Mary Blackford pasted this sketch and description into a journal she kept that included other antislavery sentiments.

    Citation: Launcelot Minor Blackford Papers, 1832–1865, Accession #5088. Special Collections, University of Virginia Library, Charlottesville, Va.

    Original Author: Charles L. C. Minor, artist; Mary Berkeley Minor Blackford, author

    Created: 1830

    Medium: Pen-and-ink sketch

    Courtesy of University of Virginia Special Collections

  • "Notes illustrative of the wrongs of slavery."

    These are the opening pages of an antislavery journal filled with newspaper clippings and assorted quotes that Mary Berkeley Minor Blackford began in 1832 and maintained for decades thereafter. On the page at right, Blackford cited quotes from the Old Testament concerning the wickedness of oppression. On the page at left, she pasted newspaper clippings from varying time periods. One news item from before the Civil War describes a man subjected to "Lynch Law" in Scottsville. In that instance, a man cited for "using language tending to encourage insurrectionary movements among the slave population" was paraded through the streets on a rail and then tarred and feathered. In contrast, the facing clipping from 1878 reports on a speech made by Peter Burwell Starke of Brunswick County in the House of Delegates. Starke argued that African Americans proved their loyalty to the white population of the South during the Civil War, despite being pressured by the Union army "to slay and burn those who had so long held them in slavery." For their role in "standing guard to defend the whites instead of slaying them," Starke contended that "these colored men should be recognized as citizens" in apportioning representatives to the General Assembly.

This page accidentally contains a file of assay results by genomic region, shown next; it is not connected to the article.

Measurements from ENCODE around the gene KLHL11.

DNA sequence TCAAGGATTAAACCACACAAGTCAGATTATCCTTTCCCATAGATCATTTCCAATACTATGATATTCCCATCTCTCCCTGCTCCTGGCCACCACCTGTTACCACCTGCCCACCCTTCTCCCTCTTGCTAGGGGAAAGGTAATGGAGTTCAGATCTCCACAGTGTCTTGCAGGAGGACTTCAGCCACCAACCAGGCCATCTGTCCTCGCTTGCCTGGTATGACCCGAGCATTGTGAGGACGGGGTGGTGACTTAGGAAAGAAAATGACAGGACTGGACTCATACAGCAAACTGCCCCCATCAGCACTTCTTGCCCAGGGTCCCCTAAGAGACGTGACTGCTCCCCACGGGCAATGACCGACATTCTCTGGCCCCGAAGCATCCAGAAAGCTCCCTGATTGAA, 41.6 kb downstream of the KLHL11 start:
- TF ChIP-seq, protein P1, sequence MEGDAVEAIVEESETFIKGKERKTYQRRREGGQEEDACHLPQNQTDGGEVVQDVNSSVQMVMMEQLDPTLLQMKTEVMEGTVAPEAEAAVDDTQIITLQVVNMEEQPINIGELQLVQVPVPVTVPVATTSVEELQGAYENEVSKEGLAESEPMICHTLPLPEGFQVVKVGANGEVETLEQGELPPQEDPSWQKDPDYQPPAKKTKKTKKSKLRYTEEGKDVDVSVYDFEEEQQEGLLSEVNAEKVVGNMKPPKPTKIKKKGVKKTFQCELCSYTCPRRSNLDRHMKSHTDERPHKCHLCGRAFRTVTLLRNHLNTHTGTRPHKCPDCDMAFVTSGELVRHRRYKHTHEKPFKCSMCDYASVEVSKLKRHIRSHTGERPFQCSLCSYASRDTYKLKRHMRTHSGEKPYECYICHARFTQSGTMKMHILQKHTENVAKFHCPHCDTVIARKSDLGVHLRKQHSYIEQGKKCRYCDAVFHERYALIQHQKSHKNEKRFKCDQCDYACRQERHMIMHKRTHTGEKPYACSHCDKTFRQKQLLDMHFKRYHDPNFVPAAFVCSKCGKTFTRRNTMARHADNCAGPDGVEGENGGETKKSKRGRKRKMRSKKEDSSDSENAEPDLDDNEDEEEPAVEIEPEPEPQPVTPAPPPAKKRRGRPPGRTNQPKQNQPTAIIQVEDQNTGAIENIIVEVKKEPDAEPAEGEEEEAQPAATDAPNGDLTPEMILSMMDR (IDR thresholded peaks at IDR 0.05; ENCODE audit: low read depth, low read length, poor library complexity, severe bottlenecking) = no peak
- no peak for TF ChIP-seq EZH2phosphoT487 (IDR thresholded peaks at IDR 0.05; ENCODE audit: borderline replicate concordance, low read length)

Citation: Launcelot Minor Blackford Papers, 1832–1865, Accession #5088. Special Collections, University of Virginia Library, Charlottesville, Va.

     

     

    Original Author: Mary Berkeley Minor Blackford

    Created: Nineteenth century

    Medium: Journal pages

    Courtesy of University of Virginia Special Collections